Isaiah 39

The end of the king Hezekiah story and the start of the rest of Isaiah. It’s Isaiah’s sad role to spend half his time prophesying about the Assyrians, who conquered the northern kingdom, and half the Babylonians, who conquered the South. 

What a time to be alive!

Hezekiah is given 15 more years to live and the rare knowledge of the time of his own death, and a sign from God that it is true. 

He is one of the most godly Kings, but he does not do much good with his extra time. 

He has a son who ends to being one of the worst Kings, and he actually invites the Babylonians in and brags about all his treasures to them, giving them all sorts of intelligence about the kingdom.

Worst of all perhaps when Isaiah tells him that the Babylonians will enslave his people, he is simply relieved that it will happen after he is dead. He’s sort of given up, maybe he’s burned out of the responsibility of being king.

In the last chapter he sang “The living, the living, he thanks you, as I do this day; the father makes known to the children your faithfulness.”

He had it right then, living in gratitude enjoying wisely and with pleasure the time you have, that is a good way to live. The number of your years is in God’s hands, your use of the time is your responsibility.

Advertisements

Isaiah 31

Israel is terrorised by powerful kingdoms, Assyria, Babylon, who will engulf them. They are desperately looking for solutions including an alliance with Egypt. So symbolic, the nation who enslaved them, from whom God rescued them.

One verse says it all: the power of their horses is flesh not spirit, Egypt is man not God.

They need to trust God, they need to trust God, they need to trust God.

I need to.

Continue to find what is right and do it. Don’t put my trust in salary or real estate. Spend time with those I am burdened for, my family. Share a spiritual journey with them. It’s so easy to let these other things enslave me.

Isaiah 9

They say it’s important to remember that prophesy is not about predicting the future, it’s about declaring God’s truth. But sometimes, God’s truth is in the future, so they overlap. And it’s pretty mind blowing.

So here is a really obvious prediction of the Messiah, who will be a child born in Galilee. He will be both human (a son, a child) and God – he will be called mighty God, everlasting father, Prince of Peace.

This flows from the prediction of the invasion that will engulf the northern kingdom. You start to wonder “why does the northern kingdom even matter, Jerusalem and the temple is where it is at”. But then the Messiah will come from there and grow up there.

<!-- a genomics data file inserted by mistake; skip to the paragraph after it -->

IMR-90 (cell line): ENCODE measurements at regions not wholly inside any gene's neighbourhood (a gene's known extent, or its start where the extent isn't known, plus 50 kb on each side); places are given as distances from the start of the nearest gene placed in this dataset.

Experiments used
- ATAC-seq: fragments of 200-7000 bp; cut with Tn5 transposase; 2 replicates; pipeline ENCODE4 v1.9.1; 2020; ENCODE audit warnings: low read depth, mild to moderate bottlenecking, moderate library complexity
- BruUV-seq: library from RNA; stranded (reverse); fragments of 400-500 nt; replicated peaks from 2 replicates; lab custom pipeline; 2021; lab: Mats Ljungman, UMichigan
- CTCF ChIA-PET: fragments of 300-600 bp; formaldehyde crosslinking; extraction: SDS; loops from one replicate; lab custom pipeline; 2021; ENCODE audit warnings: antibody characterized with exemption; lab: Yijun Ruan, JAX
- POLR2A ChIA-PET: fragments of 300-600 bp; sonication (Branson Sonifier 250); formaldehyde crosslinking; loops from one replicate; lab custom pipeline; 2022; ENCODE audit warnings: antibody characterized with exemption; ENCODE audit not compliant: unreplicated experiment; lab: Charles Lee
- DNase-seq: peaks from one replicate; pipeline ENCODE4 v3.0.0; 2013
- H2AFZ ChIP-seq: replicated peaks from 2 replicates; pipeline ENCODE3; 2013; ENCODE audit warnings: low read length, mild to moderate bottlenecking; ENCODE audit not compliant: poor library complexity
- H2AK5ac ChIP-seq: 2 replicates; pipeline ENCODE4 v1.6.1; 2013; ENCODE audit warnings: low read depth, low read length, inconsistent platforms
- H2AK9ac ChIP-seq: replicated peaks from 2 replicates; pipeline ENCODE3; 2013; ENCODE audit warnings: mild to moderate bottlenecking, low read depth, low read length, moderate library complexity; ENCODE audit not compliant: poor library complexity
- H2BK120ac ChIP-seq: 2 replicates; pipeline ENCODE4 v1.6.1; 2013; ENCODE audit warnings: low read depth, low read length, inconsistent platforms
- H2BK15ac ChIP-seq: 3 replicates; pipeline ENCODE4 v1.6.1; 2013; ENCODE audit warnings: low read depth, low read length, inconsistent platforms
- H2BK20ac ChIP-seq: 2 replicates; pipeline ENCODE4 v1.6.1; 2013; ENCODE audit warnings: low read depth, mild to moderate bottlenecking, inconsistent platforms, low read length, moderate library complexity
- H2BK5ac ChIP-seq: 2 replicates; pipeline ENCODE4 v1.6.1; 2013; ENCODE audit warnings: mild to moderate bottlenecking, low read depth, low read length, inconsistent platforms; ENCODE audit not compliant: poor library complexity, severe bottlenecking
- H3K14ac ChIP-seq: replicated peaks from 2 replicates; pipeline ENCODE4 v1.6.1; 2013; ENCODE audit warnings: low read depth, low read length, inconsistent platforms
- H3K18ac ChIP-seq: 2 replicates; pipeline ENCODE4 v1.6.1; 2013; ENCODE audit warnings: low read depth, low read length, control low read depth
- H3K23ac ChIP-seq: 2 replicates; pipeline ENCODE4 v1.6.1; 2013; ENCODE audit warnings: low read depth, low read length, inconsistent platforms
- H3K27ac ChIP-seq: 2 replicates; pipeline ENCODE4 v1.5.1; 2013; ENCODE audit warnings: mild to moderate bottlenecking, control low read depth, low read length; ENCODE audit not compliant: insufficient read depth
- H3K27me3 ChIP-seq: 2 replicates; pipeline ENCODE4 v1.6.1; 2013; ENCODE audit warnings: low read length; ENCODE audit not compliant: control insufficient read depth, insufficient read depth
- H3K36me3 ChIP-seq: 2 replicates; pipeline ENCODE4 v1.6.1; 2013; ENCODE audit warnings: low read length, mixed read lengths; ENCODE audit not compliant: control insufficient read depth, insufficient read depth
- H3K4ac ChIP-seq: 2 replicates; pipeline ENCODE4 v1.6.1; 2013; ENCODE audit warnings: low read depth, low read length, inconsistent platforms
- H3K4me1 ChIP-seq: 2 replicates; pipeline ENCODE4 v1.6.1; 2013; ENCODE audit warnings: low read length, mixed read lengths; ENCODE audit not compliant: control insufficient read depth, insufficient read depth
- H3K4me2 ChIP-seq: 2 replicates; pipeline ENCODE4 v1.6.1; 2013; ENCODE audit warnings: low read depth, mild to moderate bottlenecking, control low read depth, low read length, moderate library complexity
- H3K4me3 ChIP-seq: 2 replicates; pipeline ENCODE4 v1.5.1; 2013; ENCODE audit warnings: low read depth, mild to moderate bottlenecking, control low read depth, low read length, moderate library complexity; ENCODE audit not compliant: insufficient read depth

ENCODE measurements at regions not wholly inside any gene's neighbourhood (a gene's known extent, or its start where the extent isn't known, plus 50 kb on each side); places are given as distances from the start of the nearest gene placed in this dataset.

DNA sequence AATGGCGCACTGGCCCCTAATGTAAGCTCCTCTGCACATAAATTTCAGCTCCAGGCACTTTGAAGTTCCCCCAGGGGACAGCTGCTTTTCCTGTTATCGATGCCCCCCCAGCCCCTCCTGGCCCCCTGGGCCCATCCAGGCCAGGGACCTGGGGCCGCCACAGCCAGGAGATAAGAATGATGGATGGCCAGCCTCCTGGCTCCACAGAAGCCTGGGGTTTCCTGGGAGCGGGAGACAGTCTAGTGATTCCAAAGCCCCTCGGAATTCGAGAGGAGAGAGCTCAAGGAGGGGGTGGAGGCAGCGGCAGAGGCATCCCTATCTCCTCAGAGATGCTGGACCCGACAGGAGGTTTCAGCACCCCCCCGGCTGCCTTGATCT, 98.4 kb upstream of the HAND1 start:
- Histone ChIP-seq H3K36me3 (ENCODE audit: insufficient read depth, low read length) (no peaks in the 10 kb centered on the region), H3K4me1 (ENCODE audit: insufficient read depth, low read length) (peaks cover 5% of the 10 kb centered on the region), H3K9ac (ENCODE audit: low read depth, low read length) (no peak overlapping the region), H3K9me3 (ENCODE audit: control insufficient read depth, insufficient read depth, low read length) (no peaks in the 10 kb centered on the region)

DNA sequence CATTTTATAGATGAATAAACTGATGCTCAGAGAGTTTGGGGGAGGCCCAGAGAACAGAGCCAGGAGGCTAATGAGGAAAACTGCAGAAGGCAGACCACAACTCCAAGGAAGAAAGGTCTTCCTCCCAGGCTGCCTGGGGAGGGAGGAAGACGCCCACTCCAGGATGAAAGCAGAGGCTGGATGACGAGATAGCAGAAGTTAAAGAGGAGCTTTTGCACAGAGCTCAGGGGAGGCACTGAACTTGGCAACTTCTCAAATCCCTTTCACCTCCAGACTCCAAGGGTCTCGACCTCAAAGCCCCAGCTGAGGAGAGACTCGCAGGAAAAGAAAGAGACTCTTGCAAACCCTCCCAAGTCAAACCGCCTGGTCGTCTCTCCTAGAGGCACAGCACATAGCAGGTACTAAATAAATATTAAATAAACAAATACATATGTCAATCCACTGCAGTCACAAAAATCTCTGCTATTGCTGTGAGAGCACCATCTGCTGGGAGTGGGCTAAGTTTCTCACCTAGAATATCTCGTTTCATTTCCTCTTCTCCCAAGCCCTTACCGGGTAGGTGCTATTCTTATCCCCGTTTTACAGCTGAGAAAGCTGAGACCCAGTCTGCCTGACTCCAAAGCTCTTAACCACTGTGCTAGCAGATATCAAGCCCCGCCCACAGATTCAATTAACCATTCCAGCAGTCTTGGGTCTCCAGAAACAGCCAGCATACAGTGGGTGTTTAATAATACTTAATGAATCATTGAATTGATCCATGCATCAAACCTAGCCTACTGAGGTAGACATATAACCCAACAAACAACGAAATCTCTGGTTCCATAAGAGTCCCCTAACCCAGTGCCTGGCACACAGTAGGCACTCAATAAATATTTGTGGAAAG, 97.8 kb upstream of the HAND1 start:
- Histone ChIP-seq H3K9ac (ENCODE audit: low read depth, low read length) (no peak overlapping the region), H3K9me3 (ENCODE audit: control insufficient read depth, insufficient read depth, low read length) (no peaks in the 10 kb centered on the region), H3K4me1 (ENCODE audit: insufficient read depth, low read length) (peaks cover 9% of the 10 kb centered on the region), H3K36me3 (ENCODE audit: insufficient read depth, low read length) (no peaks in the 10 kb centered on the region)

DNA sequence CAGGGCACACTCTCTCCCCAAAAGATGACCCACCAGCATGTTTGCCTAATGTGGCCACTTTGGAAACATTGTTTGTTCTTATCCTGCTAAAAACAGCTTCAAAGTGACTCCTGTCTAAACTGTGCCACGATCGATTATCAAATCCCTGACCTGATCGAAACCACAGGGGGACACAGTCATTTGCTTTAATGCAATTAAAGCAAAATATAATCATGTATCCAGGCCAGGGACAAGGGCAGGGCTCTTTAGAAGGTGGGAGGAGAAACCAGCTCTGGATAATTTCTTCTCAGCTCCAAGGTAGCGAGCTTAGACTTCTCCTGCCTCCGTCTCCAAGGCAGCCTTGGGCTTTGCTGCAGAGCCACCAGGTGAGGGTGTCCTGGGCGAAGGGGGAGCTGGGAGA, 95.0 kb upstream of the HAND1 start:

I’d say we are half now in the era described here. The government is still not completely on Jesus’ shoulders, that will wait the end of time. 

But we are now the people who have the joy of knowing the battle is won, and the yoke of the oppressor is gone. That us, our little old congregation in the middle of main Street, meeting on Sundays and singing ” praise him, praise him” then having morning tea. The victors in the ultimate battle against evil.

At the end of the chapter, Isaiah returns to the prediction of invasion, and how they have earned the judgment by their attitude to God. However, that prediction would have been obvious to them, they would have been well aware of the threat of the growing kingdoms around them. 

This word of hope, this prediction of eternal joy and victory, so that all the tools of war can be burned, and everything that was ruined being bought back better than before, that was the surprising bit.

Some who heard presumably believed in their hearts even though the rest of their lives were spent with things going from bad to worse. The truth of God’s victory is eternal.

May I live that joy of salvation, may it shape my decisions and my interactions.

1 Kings 4

List chapter, all of Solomon’s officials, his daily provisions. The people are indeed as numerous as the sand by the sea… Not quite the choice of words of God’s promise to Abraham that they would be as numerous as the stars.

They eat and drink and have military might that gives them dominion over the entire region. That is pretty much “flowing with milk and honey” as promised, if a little less poetic.

God makes an appearance as the source of Solomon’s wisdom. His fame spreads and he’s recognised as the wisest man “of anyone”. He composes 1000 songs and 3000 proverbs.

God’s wisdom flows to material blessing.

I’m still wondering what we learn from Israel’s golden era. Do things have to go wrong for God to be needed? How do we stay focused on God in the good times? Praying for wisdom is a start.

Deuteronomy 30

Choose life. 

Moses’ sermon is reaching a climax and that phrase could be a two word summary of the book. 

I love his description of the law not being hard to reach, it is on their lips, in their hearts and in their choices. For me this describes the experience of positive Christian living, what you say and do reflecting your heart and vice versa.

Their consequences are clear, blessings and curses. They are to choose life. 

I’m going to try it out as a phrase to reach for when I need wisdom or guidance. Choose life.

Deuteronomy 23